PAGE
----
5 Years Ago: Why Was Public So Misinformed On Facts Leading To War?

Source: mediainfo.com

By E&P Staff
Published: March 23, 2008 11:10 AM ET

NEW YORK Five years ago today, as the U.S invasion of Iraq continued in its early stages, E&P published an article by Ari Berman, then an intern here, that examined the public attitudes on the eve of the war. He probed polls that found, on the most basic point, that roughly 2 out of 3 Americans backed an assault on Iraq.

But the attitudes driving those numbers raised serious issues about a misinformed public and the media's role. He found that a startlingly high percentage falsely believed that Saddam helped plan the 9/11 attacks or Iraqi hijackers were involved that day, and that Iraqi WMD had already been found.

An excerpt is reprinted below.

When the war dies down, editors and media analysts should catch their breath and ask themselves: How much did press coverage (or lack of coverage) contribute to the public backing for a pre-emptive invasion without the support of the United Nations?

When it came down to crunch time, the American people — as evidenced by opinion polls conducted after President Bush's ultimatum to Saddam on March 17 — supported the attack by about a 2-to-1 margin. Some of this reflected the usual rallying 'round the flag that accompanies every war, but the truth is, Bush always had strong (if nervous) popular support.

So, what motivated Americans to back their president throughout the winter of discontent — when much of the rest of the world strongly disagreed with the need for war now?

Of course, there were many reasons, ranging from partisan politics to genuine hatred and fear of the evil Saddam. But there was another key factor: Somehow, despite the media's exhaustive coverage of the post-9/11 world and the Saddam threat, a very large segment of the American public remained un- or misinformed about key issues related to the Iraqi crisis. Let's look at a few recent polls.

In a Jan. 7 Knight Ridder/Princeton Research poll, 44% of respondents said they thought "most" or "some" of the Sept. 11, 2001, hijackers were Iraqi citizens. Only 17% of those polled offered the correct answer: none. This was remarkable in light of the fact that, in the weeks after 9/11, few Americans identified Iraqis among the culprits. So the level of awareness on this issue actually plunged as time passed. Is it possible the media failed to give this appropriate attention?

In the same sample, 41% said that Iraq already possessed nuclear weapons, which not even the Bush administration claimed. Despite being far off base in crucial areas, 66% of respondents claimed to have a "good understanding" of the arguments for and against going to war with Iraq.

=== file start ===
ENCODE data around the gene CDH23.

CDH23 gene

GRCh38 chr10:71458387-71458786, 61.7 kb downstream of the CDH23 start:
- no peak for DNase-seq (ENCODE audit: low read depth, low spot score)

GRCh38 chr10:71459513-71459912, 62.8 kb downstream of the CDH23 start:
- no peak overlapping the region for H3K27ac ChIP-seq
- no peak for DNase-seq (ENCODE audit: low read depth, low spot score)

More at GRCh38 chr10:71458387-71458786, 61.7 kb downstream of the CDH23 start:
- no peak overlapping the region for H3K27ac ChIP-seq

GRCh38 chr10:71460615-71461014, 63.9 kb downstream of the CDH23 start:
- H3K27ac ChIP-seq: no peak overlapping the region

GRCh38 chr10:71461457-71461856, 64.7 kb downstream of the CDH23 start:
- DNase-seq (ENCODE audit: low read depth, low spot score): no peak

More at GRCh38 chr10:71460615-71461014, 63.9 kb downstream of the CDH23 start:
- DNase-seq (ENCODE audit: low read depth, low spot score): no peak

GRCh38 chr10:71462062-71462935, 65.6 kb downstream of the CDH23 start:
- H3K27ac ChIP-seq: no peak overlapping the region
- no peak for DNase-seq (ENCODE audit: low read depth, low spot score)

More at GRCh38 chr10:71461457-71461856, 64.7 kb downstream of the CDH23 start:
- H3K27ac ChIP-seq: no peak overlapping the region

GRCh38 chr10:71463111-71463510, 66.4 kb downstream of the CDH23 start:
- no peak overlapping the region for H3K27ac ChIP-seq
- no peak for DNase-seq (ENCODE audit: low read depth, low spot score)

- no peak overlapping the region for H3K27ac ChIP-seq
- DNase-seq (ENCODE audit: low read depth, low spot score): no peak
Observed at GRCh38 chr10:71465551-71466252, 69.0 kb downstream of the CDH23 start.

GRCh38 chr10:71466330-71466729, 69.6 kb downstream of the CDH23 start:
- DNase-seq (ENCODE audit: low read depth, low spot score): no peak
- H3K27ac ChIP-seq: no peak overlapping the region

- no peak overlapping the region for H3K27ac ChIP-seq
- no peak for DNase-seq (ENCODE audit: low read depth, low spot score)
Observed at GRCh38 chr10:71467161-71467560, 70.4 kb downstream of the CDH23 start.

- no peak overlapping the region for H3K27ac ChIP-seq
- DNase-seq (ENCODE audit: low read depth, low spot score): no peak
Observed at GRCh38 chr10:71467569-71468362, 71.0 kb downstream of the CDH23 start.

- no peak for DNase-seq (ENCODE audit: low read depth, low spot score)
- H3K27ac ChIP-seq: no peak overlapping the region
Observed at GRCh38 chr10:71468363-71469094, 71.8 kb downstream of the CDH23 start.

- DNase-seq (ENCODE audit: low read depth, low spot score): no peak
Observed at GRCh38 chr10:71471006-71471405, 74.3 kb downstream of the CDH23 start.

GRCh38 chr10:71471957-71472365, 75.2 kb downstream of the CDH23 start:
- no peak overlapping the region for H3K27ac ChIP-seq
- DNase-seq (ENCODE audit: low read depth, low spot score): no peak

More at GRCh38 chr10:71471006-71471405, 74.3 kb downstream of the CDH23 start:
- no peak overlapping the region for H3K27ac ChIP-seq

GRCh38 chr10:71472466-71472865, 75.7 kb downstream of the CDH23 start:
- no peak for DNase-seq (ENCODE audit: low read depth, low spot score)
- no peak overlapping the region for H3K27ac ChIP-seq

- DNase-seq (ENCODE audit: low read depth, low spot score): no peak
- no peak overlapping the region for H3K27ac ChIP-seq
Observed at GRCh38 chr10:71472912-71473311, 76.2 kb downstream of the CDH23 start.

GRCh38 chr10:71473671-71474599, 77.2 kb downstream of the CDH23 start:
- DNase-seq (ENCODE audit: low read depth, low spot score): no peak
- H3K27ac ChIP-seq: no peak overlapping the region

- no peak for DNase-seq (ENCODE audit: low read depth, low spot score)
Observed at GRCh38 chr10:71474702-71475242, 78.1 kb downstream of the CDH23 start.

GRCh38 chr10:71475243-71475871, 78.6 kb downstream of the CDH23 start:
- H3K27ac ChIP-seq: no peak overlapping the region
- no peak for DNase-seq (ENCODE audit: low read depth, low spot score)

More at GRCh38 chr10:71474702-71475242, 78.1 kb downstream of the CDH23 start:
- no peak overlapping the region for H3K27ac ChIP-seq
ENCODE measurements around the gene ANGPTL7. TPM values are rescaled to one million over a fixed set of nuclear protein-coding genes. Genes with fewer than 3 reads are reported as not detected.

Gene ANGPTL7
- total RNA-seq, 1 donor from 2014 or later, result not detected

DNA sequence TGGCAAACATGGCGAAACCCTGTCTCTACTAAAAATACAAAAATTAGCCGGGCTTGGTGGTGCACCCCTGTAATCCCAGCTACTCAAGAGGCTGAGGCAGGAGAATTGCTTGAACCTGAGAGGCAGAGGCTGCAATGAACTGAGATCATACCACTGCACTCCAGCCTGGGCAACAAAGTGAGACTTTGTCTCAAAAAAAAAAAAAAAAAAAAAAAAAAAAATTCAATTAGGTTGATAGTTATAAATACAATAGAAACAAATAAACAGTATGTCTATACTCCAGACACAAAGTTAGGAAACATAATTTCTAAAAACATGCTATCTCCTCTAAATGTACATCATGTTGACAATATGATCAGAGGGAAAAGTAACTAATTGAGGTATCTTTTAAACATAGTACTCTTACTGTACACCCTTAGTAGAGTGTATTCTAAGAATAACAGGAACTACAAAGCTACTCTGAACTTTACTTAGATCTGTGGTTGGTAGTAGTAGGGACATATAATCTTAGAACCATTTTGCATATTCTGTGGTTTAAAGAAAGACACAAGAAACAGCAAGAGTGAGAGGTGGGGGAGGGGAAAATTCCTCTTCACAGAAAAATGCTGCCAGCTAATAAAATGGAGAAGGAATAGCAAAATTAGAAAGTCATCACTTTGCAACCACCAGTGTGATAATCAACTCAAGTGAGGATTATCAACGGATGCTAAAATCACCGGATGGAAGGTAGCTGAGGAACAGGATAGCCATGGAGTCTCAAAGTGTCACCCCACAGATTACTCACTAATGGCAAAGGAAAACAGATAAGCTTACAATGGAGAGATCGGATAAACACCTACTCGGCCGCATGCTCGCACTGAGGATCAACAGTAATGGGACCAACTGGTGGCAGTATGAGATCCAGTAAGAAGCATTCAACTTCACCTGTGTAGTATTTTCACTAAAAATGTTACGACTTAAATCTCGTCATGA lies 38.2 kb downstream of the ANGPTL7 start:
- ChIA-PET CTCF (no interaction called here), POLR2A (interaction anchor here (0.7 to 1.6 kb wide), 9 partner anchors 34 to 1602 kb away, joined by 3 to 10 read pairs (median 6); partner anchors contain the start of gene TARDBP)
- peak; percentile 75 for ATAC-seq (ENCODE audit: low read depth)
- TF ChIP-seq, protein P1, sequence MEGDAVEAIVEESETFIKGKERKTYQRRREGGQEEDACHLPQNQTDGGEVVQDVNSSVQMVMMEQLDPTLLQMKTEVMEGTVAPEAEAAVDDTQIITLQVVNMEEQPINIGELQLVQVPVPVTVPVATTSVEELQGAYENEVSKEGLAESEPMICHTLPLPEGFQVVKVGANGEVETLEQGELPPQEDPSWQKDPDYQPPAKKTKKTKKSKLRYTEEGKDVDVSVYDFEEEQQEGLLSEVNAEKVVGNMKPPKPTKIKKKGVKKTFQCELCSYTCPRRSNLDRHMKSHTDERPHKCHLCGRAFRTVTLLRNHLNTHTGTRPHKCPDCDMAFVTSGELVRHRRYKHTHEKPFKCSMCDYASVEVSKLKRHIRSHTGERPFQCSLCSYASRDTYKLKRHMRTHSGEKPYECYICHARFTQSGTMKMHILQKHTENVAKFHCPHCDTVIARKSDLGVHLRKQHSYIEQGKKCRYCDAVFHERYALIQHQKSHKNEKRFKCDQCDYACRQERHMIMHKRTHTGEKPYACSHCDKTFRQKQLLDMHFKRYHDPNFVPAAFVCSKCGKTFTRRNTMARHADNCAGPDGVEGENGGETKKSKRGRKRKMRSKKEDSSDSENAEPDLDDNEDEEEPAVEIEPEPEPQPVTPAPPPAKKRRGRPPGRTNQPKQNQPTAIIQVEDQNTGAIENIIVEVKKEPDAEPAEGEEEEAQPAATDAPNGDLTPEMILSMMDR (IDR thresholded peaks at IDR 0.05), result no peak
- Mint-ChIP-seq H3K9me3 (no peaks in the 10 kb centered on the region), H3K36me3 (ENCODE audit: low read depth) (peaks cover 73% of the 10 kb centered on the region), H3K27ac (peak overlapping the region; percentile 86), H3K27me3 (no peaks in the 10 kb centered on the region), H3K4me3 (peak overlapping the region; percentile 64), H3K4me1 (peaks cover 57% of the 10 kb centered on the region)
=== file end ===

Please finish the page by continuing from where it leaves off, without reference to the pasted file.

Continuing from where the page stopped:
Then, a Pew Research Center/Council on Foreign Relations survey released Feb. 20 found that nearly two-thirds of those polled believed that U.N. weapons inspectors had "found proof that Iraq is trying to hide weapons of mass destruction." Neither Hans Blix nor Mohamed ElBaradei ever said they found proof of this.

The same survey found that 57% of those polled believed Saddam Hussein helped terrorists involved with the 9/11 attacks, a claim the Bush team had abandoned. A March 7-9 New York Times/CBS News Poll showed that 45% of interviewees agreed that "Saddam Hussein was personally involved in the Sept. 11 terrorist attacks," and a March 14-15 CNN/USA Today/ Gallup poll found this apparently mistaken notion holding firm at 51%.

The significance of this is suggested by the finding, in the same survey, that 32% of those supporting an attack cited Saddam's alleged involvement in supporting terrorists as the "main reason" for endorsing invasion. Another 43% said it was "one reason."

Knowing this was a crucial element of his support — even though he could not prove the 9/11 connection — the president nevertheless tried to bolster the link. Bush mentioned 9/11 eight times during his March 6 prime-time news conference, linking it with Saddam Hussein "often in the same breath," Linda Feldmann of The Christian Science Monitor observed last week. "Bush never pinned the blame for the [9/11] attacks directly on the Iraqi president," Feldmann wrote. "Still, the overall effect was to reinforce an impression that persists among much of the American public."